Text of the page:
Use this URL to cite or link to this record in EThOS: http://ethos.bl.uk/OrderDetails.do?uin=uk.bl.ethos.574815
Title: Crows' nests on power poles : finding a solution
Author: McIvor, Guillam E.
Awarding Body: University of St Andrews
Current Institution: University of St Andrews
Date of Award: 2013
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Abstract:
Crows (Corvus cornix and C. corone) nest on power-poles throughout northern Scotland causing interruptions to electricity that cost the electricity provider more than £250,000 annually. I aimed to establish what factors influence the nest site selection of crows in the islands of Orkney to help determine ways to reduce pole nesting by these birds. Crows preferred nest sites in trees that were coniferous, tall, mature, densely grouped, and far from occupied houses. However, when such trees were scarce, the number of occupied houses was high, and there were no cliffs within 1km, crows were more likely to nest on power-poles. I found that the fitting of a Firefly diverter at sites where nests were removed was ineffective at deterring rebuilding, but rebuilding was less likely to occur the later in the season that nests were removed. Nests in the middle phase of construction were the most likely to be rebuilt. Making an appropriate decision as to when to remove a crow nest, therefore, would seem more effective for deterring nest rebuilding than is the fitting of Firefly diverters. Nest removal also reduced the level of pole nesting both within years and between years. Furthermore, planned interruptions led to fewer customers losing power and to a twelve-fold reduction in the number of minutes that customers were without power, relative to unplanned power-cuts caused by nests. I also attempted to determine the efficacy of providing alternative nesting platforms and of insulating the live wires on transformer boxes, but I collected too few data to confirm if either of these might reduce the number of power-cuts caused by crows' nests. As both nest platforms and insulation remain in place, however, data collected from these sites in the future may allow confirmation (or not) as to their value.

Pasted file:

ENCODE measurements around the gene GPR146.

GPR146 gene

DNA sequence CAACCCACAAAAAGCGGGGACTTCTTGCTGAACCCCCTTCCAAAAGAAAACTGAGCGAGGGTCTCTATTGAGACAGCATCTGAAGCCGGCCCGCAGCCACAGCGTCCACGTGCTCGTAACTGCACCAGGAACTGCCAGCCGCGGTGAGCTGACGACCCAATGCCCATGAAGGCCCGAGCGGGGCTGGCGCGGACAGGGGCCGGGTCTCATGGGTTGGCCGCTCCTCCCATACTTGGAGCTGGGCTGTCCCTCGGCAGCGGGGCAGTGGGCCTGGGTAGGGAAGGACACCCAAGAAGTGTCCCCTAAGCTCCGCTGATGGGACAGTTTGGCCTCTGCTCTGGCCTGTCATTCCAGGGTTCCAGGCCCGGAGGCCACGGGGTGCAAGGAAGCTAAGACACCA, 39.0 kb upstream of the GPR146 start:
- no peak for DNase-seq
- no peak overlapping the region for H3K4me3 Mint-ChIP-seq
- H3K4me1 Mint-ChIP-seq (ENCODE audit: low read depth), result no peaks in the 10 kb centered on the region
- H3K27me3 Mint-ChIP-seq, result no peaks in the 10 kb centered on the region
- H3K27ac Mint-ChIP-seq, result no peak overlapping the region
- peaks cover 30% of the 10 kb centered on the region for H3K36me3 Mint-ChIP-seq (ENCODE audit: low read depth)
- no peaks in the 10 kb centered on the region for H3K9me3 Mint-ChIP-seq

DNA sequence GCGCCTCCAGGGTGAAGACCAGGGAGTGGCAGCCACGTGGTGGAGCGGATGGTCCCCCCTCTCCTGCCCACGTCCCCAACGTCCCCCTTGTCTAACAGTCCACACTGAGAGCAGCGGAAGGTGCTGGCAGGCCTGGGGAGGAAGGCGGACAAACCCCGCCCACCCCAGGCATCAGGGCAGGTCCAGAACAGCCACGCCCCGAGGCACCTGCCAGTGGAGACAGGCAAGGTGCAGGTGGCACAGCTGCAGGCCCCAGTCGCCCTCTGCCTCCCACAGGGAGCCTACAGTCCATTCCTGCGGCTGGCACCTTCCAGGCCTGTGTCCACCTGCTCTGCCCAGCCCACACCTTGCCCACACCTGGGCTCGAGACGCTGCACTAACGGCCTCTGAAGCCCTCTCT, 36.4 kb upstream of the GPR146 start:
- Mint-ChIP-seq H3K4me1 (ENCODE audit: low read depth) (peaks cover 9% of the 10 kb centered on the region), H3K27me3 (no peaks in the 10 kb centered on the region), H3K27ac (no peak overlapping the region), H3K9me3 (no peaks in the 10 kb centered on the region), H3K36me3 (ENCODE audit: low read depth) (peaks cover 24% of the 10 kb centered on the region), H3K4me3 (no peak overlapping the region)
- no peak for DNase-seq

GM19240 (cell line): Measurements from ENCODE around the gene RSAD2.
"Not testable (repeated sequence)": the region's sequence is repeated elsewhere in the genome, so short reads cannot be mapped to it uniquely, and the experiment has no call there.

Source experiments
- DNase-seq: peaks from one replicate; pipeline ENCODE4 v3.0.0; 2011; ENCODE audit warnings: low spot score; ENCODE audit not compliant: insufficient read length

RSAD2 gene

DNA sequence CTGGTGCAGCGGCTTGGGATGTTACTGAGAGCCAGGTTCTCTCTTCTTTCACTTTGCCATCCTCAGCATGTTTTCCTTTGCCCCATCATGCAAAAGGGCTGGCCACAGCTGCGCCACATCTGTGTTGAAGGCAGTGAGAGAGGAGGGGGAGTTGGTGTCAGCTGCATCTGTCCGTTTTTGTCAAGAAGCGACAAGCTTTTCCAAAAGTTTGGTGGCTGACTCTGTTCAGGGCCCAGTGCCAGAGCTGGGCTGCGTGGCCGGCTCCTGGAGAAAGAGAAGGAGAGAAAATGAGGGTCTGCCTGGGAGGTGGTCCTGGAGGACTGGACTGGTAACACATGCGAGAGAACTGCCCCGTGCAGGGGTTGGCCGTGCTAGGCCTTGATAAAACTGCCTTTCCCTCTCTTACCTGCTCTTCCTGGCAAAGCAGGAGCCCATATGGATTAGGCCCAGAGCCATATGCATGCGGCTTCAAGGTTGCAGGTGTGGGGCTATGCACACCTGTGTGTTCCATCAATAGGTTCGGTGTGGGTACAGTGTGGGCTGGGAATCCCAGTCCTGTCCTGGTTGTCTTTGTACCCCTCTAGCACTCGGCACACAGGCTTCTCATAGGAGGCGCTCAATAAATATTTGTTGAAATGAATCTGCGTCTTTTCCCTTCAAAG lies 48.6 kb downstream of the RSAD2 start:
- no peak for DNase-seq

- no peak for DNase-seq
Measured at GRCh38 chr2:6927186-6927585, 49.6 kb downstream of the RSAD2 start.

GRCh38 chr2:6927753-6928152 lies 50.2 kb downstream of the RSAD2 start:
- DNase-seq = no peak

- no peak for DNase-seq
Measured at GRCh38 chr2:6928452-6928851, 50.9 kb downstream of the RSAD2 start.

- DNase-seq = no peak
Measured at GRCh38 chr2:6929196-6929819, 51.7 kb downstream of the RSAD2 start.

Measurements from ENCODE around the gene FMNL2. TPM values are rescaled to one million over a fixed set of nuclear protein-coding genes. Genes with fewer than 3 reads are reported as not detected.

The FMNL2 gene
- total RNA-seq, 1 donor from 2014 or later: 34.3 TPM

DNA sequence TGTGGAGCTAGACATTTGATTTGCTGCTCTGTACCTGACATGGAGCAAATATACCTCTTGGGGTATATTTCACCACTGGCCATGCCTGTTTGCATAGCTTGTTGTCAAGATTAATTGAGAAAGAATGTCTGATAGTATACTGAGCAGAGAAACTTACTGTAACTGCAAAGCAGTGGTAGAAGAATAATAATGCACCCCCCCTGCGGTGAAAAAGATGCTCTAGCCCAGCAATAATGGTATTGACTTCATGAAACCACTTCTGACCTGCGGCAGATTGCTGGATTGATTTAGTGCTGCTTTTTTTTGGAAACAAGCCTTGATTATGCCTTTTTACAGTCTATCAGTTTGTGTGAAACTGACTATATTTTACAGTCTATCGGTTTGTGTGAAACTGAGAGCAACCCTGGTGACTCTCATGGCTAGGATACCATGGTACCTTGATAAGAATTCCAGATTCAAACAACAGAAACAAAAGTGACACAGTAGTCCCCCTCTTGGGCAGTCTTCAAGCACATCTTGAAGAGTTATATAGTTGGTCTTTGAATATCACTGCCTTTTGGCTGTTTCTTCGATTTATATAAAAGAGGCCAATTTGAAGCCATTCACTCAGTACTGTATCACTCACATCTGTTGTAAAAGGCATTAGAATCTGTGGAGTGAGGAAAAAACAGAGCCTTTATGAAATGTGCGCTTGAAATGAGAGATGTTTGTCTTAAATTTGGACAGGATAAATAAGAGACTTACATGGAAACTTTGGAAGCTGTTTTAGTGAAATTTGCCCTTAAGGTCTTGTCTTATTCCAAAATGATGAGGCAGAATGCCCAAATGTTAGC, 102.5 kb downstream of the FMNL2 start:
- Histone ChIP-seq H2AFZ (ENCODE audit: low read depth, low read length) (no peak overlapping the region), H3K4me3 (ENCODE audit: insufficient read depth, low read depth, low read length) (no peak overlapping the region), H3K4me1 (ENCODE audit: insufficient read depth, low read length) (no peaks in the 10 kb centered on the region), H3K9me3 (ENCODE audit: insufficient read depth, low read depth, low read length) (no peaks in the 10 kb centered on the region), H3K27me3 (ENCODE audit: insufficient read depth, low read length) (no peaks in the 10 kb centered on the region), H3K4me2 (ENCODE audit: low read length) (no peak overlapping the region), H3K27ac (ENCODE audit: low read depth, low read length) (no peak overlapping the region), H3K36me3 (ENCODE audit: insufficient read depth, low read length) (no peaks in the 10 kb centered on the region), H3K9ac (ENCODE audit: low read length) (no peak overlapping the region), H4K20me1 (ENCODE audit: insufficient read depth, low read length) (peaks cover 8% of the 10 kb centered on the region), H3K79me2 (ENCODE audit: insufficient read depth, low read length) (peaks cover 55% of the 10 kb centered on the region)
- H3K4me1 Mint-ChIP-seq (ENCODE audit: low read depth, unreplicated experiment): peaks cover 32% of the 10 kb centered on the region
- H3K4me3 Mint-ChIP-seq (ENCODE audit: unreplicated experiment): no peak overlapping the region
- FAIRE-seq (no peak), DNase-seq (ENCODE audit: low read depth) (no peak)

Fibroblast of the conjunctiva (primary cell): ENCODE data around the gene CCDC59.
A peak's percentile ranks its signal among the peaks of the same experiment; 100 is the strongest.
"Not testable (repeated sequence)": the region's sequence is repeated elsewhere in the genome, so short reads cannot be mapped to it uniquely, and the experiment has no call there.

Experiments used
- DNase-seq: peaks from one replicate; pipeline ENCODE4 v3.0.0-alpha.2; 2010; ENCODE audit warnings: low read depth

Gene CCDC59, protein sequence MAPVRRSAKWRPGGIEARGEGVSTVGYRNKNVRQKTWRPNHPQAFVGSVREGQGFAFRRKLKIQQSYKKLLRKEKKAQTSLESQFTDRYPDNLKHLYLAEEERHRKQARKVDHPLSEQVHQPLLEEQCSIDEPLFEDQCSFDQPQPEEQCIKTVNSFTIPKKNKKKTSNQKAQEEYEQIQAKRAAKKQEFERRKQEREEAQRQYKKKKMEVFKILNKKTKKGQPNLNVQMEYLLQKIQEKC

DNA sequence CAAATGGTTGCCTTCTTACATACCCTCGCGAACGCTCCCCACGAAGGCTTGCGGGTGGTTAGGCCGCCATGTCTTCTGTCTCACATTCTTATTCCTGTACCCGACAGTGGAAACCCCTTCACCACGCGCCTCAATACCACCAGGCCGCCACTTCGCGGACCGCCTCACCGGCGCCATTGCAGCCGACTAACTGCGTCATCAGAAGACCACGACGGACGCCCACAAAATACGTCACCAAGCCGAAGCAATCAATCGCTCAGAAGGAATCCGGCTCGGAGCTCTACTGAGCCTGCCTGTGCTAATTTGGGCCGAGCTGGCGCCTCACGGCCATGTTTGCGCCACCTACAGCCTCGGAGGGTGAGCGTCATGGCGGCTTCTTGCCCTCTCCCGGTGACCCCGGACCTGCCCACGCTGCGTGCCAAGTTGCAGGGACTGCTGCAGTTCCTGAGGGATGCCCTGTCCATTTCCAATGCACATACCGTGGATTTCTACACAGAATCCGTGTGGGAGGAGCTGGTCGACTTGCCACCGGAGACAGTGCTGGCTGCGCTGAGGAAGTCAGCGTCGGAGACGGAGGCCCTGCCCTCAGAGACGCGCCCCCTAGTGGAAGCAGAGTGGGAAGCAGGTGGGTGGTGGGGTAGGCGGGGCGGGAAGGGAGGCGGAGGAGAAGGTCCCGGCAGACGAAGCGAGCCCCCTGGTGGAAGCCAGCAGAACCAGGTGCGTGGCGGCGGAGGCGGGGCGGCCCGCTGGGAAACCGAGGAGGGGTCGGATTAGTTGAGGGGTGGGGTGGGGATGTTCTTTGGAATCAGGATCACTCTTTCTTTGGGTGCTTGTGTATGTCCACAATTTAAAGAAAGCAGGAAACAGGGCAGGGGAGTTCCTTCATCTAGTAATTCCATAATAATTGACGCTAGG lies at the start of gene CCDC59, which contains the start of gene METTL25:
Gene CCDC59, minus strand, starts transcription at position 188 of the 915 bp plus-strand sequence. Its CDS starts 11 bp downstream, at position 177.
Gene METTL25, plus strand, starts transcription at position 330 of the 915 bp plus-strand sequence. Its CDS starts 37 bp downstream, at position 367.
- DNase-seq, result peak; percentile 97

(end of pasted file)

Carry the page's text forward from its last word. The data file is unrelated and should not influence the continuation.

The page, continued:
Supervisor: Healy, Susan Denise Sponsor: Biotechnology and Biological Sciences Research Council ; Scottish and Southern Energy plc
Qualification Name: Thesis (Ph.D.) Qualification Level: Doctoral
EThOS ID: uk.bl.ethos.574815  DOI: Not available
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